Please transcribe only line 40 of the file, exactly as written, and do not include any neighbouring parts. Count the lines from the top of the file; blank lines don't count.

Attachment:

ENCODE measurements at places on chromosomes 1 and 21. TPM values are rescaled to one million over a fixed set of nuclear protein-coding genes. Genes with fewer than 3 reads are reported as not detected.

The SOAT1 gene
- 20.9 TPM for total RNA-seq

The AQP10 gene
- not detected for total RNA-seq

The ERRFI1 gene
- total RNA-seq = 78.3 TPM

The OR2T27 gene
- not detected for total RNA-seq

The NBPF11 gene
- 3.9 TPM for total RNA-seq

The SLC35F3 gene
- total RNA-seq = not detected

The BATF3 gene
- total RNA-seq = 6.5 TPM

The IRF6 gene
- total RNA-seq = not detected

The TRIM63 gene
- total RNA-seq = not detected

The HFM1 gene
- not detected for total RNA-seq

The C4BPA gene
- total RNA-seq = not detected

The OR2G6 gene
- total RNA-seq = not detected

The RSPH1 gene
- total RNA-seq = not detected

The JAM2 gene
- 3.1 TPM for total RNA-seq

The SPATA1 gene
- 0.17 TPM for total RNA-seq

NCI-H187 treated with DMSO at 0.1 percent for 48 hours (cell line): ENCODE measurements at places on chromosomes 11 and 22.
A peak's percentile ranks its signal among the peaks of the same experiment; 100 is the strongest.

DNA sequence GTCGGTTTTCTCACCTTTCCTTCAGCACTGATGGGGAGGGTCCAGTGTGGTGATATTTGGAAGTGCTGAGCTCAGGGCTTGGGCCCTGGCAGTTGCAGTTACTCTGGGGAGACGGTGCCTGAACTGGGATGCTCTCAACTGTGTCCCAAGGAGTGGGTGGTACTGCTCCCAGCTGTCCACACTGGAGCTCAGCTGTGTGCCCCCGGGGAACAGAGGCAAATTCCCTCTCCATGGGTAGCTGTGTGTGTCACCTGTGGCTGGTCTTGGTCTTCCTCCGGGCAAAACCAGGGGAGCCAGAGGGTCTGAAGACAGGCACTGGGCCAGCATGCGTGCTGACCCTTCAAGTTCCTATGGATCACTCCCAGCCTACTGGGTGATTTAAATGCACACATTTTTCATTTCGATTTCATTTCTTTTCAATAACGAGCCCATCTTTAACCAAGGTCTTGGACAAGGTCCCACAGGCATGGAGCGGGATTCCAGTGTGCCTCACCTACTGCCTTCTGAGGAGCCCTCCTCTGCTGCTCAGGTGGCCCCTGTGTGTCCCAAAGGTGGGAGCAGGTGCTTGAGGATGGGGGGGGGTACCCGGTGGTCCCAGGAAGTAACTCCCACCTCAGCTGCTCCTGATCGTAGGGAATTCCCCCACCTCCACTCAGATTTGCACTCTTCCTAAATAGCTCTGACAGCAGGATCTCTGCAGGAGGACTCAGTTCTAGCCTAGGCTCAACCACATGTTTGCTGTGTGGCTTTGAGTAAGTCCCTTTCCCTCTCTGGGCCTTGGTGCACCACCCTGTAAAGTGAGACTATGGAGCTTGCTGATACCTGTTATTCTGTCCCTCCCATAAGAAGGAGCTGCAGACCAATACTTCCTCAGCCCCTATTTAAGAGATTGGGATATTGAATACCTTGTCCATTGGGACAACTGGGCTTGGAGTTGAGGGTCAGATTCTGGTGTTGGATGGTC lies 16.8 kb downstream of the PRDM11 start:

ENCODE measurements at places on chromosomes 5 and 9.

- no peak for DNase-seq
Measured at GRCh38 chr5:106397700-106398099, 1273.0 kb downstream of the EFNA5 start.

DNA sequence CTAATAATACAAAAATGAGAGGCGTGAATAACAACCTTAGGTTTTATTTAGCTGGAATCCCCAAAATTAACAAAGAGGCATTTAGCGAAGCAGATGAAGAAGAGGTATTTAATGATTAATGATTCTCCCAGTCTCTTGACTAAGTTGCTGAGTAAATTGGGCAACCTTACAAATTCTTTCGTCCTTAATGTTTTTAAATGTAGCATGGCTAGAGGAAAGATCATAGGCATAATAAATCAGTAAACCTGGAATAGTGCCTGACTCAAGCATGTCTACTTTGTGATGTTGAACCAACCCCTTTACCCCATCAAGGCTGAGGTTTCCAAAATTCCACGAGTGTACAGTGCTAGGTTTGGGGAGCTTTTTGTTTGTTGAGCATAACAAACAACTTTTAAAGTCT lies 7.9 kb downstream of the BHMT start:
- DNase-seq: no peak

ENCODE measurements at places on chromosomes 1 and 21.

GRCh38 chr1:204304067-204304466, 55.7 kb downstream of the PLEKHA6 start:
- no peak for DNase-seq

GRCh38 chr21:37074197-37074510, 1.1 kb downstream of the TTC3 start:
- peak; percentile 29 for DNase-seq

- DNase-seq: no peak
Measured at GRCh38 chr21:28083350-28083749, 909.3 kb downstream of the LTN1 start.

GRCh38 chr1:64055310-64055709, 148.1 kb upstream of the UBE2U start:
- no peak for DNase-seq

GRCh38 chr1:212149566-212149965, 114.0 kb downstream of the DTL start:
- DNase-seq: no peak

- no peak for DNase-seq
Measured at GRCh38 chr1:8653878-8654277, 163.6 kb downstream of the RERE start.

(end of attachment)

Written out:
ENCODE measurements at places on chromosomes 1 and 21.